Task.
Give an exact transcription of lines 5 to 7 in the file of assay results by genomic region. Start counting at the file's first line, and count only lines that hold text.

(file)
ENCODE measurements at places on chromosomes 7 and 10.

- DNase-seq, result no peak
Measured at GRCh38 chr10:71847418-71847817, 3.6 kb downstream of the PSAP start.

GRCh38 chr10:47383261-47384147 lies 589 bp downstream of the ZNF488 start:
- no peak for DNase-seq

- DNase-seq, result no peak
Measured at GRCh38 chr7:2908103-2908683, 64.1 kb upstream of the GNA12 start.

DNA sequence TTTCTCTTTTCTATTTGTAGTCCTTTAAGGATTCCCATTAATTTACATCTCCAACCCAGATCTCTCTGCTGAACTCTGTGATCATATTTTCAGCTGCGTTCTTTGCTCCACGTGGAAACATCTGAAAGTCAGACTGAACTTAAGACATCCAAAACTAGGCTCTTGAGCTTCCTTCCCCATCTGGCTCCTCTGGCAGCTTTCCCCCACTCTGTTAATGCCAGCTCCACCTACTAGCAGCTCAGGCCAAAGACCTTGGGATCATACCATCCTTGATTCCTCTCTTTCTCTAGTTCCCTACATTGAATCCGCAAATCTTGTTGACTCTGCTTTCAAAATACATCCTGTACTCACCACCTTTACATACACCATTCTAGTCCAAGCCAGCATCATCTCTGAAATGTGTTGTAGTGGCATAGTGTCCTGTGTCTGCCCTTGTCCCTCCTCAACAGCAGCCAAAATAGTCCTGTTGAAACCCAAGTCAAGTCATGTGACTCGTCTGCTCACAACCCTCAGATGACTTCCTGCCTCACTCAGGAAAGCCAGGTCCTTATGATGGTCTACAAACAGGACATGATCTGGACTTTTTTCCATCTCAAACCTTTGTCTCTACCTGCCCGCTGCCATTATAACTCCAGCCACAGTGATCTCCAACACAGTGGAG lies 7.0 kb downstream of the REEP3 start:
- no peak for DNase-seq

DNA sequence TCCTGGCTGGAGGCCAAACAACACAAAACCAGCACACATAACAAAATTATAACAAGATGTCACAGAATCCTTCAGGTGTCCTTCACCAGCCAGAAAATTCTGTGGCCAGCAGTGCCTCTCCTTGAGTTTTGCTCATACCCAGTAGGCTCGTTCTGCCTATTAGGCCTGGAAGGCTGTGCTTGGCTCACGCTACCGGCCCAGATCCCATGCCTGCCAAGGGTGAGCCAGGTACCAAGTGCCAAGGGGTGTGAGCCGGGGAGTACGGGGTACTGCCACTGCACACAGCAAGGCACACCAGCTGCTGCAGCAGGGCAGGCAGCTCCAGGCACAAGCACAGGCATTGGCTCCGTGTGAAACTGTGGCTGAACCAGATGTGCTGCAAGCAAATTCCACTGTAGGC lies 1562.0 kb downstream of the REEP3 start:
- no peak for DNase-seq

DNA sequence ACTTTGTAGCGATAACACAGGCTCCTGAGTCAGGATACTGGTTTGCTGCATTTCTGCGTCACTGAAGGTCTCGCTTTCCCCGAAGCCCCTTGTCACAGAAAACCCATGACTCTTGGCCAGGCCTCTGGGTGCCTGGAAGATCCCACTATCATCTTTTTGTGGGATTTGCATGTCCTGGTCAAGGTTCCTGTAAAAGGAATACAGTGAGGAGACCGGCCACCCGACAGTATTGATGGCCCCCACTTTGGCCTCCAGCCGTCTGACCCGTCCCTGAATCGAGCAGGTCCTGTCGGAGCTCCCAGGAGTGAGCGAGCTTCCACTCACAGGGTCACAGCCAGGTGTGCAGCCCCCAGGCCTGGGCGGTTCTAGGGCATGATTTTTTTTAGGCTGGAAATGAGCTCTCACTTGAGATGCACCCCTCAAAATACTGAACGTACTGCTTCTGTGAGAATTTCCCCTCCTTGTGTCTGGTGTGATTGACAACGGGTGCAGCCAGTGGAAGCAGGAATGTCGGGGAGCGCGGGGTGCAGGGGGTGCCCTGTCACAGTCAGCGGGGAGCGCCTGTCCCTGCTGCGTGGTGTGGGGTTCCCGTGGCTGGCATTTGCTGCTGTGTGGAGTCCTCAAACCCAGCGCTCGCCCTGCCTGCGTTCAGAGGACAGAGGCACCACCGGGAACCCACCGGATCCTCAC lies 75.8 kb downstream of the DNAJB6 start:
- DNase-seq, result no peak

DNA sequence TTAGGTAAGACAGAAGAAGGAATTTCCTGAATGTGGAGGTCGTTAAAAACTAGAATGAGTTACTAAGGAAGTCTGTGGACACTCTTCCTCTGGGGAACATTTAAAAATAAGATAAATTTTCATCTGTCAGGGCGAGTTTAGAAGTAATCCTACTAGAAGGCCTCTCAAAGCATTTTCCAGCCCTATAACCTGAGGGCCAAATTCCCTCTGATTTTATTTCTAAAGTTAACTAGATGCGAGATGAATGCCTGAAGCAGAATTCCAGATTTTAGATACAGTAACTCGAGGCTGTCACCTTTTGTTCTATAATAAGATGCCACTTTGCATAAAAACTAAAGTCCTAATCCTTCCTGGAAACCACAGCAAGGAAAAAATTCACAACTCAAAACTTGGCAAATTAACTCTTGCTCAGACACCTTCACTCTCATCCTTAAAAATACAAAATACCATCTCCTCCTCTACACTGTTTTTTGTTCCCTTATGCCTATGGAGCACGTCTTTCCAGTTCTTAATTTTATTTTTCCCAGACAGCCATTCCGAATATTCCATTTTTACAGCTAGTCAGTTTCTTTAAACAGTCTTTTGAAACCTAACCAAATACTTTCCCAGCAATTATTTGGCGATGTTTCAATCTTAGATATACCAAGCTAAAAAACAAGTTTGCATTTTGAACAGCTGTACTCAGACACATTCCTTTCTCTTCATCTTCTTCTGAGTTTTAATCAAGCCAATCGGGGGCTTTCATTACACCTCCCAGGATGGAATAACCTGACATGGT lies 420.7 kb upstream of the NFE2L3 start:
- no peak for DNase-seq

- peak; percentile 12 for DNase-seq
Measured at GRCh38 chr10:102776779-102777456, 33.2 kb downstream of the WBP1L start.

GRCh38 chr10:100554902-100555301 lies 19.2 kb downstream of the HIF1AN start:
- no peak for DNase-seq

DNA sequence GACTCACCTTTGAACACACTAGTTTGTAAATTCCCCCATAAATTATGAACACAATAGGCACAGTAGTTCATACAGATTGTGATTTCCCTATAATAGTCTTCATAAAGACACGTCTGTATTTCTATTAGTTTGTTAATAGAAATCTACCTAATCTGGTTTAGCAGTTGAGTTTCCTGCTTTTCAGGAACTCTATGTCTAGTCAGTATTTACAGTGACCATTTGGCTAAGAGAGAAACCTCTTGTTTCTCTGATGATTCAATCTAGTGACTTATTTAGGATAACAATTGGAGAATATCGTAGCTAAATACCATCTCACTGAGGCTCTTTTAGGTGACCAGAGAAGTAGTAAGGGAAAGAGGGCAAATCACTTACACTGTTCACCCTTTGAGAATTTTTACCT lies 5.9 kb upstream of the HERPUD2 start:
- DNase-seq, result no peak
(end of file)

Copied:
- no peak for DNase-seq

- DNase-seq, result no peak
Measured at GRCh38 chr7:2908103-2908683, 64.1 kb upstream of the GNA12 start.